Format

Send to

Choose Destination
See comment in PubMed Commons below
Nutr Neurosci. 2003 Oct;6(5):277-81.

Increased levels of ethane, a non-invasive marker of n-3 fatty acid oxidation, in breath of children with attention deficit hyperactivity disorder.

Author information

1
Ness Foundation, UHI Millennium Institute, Ness House, Dochfour Business Centre, Inverness IV3 8GY, Scotland, UK. brian@ness-foundation.org.uk

Abstract

Attention deficit hyperactivity disorder (ADHD) comprises a range of behavioural problems including inattention, hyperactivity and impulsivity. Diagnosis and treatment of the disorder is made difficult due to its unknown biological basis. Several studies have identified abnormalities in membrane fatty acids in some subjects with ADHD, and some success has been reported using lipid therapies. We have measured exhalant ethane levels, a non-invasive measure of oxidative damage to n-3 fatty acids, to probe biochemical alterations in ADHD. Patients with ADHD (N = 10) had higher levels of ethane in exhalant than in healthy volunteers (N = 12) with approximately 50% of ADHD cases being above the control range. In contrast, levels of butane, a marker of protein oxidation, were unaltered. Our data, although preliminary, suggests that some patients with ADHD have higher rates of oxidative breakdown of n-3 polyunsaturated fatty acids (PUFAs). Such a biochemical abnormality may underlie the previously observed fatty acid deficiencies, as well as providing further rationale for the use of anti-oxidant and/or lipid supplementation therapy in the treatment of ADHD. Larger studies of ADHD using this non-invasive assessment of oxidative stress appear warranted.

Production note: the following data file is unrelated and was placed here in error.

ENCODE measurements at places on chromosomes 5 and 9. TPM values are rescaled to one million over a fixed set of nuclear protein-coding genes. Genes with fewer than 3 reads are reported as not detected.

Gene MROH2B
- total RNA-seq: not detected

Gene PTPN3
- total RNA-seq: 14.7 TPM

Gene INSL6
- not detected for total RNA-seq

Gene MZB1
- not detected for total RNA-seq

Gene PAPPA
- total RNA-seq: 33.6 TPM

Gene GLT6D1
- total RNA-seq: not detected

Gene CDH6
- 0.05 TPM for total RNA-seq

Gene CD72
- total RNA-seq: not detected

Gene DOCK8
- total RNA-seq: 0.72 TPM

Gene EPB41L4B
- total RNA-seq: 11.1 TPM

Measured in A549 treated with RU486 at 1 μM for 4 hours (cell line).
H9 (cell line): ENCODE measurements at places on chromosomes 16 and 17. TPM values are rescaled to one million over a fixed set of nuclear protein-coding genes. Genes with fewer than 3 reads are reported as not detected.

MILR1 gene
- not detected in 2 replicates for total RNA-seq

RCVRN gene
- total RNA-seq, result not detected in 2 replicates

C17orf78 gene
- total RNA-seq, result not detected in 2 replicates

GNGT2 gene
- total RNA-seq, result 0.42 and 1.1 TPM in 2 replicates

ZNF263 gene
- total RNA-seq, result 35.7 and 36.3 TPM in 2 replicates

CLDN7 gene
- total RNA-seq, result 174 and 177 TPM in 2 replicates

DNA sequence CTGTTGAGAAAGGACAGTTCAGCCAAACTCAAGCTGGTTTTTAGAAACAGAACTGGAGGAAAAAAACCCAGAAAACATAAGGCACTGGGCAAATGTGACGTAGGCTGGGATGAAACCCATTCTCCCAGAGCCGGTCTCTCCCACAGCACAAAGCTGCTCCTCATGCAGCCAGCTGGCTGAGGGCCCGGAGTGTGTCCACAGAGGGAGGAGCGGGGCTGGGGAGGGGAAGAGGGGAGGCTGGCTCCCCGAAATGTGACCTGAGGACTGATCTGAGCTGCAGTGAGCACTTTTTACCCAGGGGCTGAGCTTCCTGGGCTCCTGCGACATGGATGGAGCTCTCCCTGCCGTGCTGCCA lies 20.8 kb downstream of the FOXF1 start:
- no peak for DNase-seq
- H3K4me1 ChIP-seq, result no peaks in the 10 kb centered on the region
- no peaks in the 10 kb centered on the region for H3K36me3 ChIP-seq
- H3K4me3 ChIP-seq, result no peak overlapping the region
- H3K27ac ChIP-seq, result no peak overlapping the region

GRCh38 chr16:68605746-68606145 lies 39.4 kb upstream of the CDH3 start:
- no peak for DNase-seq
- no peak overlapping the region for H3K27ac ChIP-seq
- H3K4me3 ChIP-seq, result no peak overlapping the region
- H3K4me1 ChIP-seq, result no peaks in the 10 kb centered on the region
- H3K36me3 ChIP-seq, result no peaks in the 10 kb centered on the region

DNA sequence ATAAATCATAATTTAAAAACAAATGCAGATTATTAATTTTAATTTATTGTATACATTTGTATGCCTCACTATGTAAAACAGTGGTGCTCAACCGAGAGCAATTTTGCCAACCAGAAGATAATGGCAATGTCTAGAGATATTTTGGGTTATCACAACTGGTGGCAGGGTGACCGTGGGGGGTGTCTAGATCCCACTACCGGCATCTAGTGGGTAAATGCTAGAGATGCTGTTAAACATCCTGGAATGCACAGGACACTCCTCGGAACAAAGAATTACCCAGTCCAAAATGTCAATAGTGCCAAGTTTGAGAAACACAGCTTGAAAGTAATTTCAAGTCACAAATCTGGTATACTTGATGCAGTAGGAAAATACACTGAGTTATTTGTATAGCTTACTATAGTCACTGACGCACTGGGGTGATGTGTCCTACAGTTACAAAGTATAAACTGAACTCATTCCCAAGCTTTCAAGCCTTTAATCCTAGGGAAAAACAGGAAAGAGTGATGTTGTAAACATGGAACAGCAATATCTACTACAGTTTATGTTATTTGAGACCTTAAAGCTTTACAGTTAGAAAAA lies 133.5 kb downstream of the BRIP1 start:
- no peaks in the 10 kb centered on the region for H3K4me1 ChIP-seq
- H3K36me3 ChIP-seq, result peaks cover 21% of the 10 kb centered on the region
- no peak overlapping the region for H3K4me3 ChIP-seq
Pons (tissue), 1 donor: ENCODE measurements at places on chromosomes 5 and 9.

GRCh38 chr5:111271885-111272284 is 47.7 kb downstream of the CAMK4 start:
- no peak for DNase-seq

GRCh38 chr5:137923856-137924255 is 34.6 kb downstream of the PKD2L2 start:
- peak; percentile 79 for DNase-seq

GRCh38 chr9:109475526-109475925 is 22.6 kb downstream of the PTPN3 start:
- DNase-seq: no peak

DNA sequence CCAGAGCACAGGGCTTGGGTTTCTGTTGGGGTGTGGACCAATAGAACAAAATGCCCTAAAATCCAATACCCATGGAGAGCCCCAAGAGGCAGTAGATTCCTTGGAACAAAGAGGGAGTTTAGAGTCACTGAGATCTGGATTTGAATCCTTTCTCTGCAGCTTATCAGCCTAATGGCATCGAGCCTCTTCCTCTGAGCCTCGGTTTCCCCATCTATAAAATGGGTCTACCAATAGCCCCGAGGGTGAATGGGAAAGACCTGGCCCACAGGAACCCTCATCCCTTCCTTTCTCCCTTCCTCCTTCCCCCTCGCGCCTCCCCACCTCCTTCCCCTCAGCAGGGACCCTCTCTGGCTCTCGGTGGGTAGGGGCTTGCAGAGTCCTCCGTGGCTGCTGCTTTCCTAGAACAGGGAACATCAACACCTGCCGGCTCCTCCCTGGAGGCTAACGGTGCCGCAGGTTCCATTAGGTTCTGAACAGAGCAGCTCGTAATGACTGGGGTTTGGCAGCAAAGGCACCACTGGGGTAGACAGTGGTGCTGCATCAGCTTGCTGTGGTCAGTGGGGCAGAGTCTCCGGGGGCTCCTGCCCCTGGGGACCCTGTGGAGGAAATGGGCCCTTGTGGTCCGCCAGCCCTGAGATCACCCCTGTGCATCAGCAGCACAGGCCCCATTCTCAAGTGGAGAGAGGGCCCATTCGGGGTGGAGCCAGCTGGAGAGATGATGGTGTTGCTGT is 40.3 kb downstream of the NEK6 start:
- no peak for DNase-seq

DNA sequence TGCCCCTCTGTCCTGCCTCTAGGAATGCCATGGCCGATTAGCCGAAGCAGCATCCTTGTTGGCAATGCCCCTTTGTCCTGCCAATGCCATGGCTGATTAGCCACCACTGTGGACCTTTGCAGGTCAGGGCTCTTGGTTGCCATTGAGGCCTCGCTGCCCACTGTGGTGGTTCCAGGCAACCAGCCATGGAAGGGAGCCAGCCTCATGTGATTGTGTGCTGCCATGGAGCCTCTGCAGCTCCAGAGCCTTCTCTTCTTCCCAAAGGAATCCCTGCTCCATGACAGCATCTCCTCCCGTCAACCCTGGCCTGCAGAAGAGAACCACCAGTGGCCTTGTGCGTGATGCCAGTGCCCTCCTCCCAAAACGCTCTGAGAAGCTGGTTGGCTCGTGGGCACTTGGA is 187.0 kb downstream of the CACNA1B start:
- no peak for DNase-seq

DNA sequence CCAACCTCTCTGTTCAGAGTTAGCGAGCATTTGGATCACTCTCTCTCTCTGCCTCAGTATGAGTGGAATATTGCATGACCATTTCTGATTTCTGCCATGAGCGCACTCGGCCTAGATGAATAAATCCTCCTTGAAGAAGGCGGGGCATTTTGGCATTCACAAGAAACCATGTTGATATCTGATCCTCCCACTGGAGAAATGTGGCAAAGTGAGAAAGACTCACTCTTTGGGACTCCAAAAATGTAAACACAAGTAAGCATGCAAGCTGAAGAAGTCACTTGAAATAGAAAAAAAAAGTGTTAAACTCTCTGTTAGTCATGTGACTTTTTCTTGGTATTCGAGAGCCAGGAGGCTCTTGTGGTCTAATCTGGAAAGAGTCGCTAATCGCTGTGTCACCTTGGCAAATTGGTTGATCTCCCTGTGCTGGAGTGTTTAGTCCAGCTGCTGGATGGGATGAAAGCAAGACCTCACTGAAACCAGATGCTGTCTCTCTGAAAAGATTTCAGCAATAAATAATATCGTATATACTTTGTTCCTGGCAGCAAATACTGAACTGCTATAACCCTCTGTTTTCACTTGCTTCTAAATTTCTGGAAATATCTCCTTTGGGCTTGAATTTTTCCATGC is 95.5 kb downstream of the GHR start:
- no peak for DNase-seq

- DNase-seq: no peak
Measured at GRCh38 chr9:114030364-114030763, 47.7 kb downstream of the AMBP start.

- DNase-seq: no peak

PMID:
14609313
DOI:
10.1080/10284150310001612203
[Indexed for MEDLINE]
PubMed Commons home

PubMed Commons

0 comments
How to join PubMed Commons

    Supplemental Content

    Full text links

    Icon for Taylor & Francis
    Loading ...
    Support Center